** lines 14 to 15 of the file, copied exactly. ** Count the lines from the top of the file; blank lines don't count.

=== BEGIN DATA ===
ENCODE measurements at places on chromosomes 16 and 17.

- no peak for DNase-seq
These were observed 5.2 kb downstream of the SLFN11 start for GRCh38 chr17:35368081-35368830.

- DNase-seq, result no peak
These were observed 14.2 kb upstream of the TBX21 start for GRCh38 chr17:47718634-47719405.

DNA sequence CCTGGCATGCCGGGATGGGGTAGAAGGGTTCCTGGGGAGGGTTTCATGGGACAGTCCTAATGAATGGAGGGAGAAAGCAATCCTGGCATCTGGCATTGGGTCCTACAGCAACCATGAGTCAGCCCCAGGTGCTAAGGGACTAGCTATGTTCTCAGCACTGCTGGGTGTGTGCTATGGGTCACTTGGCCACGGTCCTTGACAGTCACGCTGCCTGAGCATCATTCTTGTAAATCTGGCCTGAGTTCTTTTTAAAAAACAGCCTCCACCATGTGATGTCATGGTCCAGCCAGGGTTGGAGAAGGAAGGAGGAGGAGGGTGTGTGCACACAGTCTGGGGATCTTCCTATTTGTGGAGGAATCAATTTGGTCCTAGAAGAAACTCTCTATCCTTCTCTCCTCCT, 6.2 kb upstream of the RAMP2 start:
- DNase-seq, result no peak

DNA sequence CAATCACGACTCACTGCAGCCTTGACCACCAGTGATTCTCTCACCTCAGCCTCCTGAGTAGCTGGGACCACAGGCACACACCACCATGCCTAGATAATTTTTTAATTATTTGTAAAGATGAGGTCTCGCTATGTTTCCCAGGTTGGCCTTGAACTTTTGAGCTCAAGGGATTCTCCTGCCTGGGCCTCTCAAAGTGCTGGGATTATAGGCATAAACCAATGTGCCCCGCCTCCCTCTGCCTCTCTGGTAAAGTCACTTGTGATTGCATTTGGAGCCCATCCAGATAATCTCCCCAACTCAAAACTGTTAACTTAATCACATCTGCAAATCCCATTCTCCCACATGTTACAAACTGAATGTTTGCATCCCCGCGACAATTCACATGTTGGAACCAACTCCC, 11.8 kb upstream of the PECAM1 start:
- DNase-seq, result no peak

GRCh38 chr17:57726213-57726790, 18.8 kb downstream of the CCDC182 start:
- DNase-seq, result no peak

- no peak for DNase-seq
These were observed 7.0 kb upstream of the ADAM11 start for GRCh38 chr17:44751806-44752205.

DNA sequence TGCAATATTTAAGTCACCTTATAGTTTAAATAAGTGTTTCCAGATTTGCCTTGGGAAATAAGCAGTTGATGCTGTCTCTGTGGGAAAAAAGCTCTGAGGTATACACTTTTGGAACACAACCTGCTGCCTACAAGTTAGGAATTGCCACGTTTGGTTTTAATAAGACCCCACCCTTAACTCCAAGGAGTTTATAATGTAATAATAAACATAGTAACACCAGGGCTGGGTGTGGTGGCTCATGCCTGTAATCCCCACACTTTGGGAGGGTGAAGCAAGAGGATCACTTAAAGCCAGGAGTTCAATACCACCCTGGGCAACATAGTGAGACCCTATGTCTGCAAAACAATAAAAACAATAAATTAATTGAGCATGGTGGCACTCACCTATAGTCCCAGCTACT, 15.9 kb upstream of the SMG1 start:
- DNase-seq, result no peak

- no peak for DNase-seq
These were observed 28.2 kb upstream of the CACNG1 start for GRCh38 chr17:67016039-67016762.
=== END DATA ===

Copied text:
DNA sequence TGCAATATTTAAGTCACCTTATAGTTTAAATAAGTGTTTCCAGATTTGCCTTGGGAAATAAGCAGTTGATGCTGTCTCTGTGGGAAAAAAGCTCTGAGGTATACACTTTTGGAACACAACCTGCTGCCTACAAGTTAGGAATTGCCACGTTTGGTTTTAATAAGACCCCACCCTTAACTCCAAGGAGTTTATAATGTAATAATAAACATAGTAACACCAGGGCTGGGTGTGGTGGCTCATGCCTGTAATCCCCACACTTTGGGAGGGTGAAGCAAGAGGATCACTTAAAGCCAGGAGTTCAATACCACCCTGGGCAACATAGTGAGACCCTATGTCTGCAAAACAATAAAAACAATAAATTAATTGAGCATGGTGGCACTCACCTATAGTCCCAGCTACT, 15.9 kb upstream of the SMG1 start:
- DNase-seq, result no peak